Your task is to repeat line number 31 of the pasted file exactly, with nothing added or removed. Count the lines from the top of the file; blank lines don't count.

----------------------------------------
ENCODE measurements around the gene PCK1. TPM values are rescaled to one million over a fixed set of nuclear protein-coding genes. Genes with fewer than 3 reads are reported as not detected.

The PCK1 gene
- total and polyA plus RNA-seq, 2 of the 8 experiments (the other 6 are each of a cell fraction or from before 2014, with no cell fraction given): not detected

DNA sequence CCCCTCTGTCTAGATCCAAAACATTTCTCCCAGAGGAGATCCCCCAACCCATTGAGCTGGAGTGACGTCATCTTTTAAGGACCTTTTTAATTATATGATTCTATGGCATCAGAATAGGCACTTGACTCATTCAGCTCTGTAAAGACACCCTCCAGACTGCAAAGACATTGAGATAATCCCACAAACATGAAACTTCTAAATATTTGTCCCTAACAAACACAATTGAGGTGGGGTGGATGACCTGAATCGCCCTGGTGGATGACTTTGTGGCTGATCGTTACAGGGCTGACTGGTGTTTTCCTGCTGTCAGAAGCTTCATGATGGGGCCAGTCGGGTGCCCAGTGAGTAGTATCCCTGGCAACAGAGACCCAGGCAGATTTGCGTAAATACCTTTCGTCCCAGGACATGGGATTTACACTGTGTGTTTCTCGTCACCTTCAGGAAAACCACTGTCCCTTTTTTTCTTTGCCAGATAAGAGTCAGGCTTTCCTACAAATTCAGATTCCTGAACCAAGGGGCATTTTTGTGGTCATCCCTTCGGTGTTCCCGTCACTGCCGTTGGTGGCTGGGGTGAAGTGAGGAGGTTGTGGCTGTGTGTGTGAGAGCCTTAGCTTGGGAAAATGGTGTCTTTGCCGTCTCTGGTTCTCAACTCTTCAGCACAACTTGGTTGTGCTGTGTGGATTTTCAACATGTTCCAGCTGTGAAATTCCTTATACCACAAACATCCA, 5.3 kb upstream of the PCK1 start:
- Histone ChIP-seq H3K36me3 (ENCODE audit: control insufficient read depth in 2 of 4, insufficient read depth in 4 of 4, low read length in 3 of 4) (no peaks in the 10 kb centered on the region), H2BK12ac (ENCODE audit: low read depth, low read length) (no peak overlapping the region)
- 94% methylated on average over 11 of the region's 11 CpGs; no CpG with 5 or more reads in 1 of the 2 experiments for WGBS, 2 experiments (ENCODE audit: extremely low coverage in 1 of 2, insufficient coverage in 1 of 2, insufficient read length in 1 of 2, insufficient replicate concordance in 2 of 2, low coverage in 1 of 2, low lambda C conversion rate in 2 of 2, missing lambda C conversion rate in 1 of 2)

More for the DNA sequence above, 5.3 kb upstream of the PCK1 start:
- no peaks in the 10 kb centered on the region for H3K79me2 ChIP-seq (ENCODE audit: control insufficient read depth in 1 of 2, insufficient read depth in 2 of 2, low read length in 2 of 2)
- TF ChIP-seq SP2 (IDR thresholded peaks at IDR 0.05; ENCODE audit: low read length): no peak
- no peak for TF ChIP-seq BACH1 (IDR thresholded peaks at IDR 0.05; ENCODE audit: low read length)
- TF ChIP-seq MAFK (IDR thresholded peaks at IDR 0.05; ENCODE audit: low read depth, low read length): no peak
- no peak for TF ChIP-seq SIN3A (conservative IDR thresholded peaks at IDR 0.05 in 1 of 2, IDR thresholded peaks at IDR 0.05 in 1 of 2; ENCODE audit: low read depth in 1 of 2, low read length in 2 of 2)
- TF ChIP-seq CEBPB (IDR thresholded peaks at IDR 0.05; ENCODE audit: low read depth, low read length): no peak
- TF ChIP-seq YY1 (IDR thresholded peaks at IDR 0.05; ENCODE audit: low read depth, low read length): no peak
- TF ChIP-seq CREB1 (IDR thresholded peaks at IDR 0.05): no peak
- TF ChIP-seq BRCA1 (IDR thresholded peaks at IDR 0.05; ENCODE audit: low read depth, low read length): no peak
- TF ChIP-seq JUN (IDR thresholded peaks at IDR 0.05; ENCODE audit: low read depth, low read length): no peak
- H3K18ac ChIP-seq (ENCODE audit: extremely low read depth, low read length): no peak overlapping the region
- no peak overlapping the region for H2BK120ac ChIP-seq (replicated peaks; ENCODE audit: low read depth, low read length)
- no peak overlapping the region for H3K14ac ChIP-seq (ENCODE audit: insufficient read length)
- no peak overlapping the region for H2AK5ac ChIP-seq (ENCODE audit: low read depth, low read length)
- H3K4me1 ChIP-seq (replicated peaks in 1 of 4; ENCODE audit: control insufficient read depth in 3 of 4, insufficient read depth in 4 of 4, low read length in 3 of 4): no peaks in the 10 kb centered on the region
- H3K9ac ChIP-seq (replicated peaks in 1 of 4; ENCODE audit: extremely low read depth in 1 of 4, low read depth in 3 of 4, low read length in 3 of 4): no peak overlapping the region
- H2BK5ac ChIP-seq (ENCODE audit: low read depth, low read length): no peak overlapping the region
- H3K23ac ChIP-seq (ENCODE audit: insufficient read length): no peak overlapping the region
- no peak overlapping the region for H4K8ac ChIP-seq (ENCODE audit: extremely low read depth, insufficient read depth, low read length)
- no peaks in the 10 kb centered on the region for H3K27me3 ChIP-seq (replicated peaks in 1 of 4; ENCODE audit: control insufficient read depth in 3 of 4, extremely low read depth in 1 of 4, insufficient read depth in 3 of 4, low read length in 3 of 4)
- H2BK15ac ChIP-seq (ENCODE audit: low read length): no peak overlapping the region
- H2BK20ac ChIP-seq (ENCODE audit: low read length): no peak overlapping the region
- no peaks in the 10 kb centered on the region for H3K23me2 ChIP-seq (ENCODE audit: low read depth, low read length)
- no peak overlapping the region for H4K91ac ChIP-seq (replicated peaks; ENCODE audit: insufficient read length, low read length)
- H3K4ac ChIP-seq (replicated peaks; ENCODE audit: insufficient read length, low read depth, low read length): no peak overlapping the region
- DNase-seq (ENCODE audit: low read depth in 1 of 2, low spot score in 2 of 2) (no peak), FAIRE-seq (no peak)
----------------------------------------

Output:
- no peak overlapping the region for H4K91ac ChIP-seq (replicated peaks; ENCODE audit: insufficient read length, low read length)